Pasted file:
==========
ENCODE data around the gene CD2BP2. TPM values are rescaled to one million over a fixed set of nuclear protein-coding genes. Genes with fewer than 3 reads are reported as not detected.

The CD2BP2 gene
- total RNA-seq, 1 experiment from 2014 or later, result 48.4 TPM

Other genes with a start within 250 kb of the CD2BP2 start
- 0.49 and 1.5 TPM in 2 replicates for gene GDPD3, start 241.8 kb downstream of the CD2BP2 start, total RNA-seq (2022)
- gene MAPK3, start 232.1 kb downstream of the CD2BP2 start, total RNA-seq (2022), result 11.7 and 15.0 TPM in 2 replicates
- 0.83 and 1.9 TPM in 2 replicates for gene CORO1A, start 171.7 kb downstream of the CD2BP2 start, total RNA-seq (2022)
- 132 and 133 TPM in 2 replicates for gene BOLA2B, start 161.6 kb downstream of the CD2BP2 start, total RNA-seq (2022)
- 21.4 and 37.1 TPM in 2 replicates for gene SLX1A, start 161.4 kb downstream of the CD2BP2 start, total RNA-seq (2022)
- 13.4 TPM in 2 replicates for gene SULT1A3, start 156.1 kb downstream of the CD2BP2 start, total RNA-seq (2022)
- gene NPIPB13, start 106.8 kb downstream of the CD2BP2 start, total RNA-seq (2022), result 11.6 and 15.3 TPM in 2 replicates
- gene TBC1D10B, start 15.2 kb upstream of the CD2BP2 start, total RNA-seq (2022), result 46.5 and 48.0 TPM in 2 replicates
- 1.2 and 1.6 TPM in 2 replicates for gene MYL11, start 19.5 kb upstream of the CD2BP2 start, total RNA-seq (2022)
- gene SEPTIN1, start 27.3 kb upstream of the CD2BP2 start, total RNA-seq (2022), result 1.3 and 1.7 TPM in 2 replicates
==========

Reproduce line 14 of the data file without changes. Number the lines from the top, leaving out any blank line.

- gene SEPTIN1, start 27.3 kb upstream of the CD2BP2 start, total RNA-seq (2022), result 1.3 and 1.7 TPM in 2 replicates